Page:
|Home | About | Journals | Submit | Contact Us | Français|
The concept of ‘perforator plus flap’ was first envisaged in our unit and has evolved over the years. This nomenclature was initially coined by us and published in 2005. All the surgeons of the department (including the residents) have been regularly employing this principle both in emergency and routine set up at PGI, Chandigarh. One of the authors of this paper was plastic surgery resident with us during conceptualization of this technique. The present study illustrates the application of this novel method in a variety of clinical situations.
‘The perforator plus’ technique combines the advantages of providing additional blood supply and safeguarding the venous return. The peninsular nature of the flap further prevents any kinking of the perforator vessels. Although the movement in a ‘perforator plus’ flap is less than in an island flap, this loss of mobility is compensated by better venous return and additional blood supply.
In a classical rotation design, the moving tip of the flap is under tension if the donor defect is closed primarily. This can be avoided by either planning an oversized arc of rotation or by making a back cut from the existing pivot point into the base of the flap.[2–4] In a traditional design of the flap, this back cut can compromise the blood supply. The ‘perforator plus’ peninsular flap has prior identified perforator(s) in the base and, therefore, gives freedom to make a back cut without any fear of compromising the blood supply. A back cut moves the pivot point closer to the defect thereby permitting better movement of flap and easing tension on the advancing edge. This principle is applicable to rotation, transposition, interpolation or any other design of a peninsular flap. Figure 1 illustrates the mechanism of execution of a perforator plus design in a rotation and transposition flap for a defect. These principles can be applied both to cutaneous and dermal/subcutaneous peninsular flaps. The two examples would illustrate this point.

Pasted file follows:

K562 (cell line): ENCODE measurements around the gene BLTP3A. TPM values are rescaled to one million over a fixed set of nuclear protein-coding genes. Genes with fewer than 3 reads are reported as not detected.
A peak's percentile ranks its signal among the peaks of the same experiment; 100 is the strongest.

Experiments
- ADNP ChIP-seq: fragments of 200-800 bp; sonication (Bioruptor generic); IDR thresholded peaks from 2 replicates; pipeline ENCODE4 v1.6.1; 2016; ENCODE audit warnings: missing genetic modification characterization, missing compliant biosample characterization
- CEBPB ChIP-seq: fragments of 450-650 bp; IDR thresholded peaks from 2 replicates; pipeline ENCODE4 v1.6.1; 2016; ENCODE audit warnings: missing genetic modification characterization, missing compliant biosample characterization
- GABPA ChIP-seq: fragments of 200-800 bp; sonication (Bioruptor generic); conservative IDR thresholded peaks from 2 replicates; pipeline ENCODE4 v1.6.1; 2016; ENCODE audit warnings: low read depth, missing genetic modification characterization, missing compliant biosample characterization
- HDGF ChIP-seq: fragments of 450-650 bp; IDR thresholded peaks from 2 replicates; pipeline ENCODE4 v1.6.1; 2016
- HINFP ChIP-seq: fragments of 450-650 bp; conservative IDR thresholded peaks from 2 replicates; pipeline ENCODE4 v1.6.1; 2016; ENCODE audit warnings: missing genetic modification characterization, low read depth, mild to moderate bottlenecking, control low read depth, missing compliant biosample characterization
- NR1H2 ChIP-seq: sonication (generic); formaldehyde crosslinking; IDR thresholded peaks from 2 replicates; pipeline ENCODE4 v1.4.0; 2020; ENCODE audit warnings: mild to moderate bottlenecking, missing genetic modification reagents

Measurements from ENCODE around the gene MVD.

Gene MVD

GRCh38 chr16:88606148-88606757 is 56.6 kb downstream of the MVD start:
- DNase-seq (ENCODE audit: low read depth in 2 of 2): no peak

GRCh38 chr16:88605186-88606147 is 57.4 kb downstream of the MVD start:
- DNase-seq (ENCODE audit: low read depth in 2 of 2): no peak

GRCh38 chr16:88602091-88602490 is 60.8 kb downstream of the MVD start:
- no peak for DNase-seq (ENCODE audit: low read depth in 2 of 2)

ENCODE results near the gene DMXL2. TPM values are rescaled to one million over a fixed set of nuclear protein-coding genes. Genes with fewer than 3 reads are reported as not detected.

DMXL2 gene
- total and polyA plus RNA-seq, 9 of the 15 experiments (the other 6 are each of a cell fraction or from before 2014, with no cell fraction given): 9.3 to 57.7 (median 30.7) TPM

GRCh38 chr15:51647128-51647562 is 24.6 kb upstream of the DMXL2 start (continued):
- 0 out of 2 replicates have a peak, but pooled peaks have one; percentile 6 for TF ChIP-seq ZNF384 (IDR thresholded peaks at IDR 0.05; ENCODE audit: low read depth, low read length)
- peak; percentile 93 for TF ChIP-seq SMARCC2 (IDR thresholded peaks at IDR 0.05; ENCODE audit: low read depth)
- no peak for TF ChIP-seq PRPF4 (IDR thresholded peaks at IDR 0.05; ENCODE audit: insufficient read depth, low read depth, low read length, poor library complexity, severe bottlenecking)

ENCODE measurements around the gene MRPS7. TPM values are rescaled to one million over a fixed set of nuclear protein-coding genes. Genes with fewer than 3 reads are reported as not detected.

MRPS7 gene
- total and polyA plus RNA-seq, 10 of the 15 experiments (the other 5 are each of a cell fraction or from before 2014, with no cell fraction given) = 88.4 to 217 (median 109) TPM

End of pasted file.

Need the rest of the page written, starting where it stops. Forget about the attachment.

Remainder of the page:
This patient with abdominal wall tumour had a full thickness defect after tumour extirpation that necessitated a flap cover. A local flap incorporating periumbilical perforators of deep inferior epigastric artery was planned. The base of the flap was narrowed down by giving a back cut till the flap could easily be transferred into the defect. The flap survived completely and patient had an uneventful recovery [Figure 2].
Excision of squamous cell carcinoma over the dorsum of nose resulted in exposure of underlying bones and cartilages necessating a flap cover in this patient. It was decided to interpolate a nasolabial flap incorporating a perforator from the angular vessel. A dermo-subcutaneous fat pedicle flap was designed that incorporated the previously mapped perforator [Figure 3 a and andb].b]. The flap was successfully transferred into the defect [Figure [Figure3c].3c]. The flap healed well and in [Figure [Figure3d]3d] we can see the 3 months postoperative appearance.
This technique indeed is a very useful tool in the armamentarium of the plastic surgeon. We have found it to be particularly handy in emergency situations involving trauma to limbs, trunk or head and neck. Majority of the flaps are raised by our residents in emergency and have done very well in most of the instances. We shall recommend more liberal and frequent use of this method in day to day practice.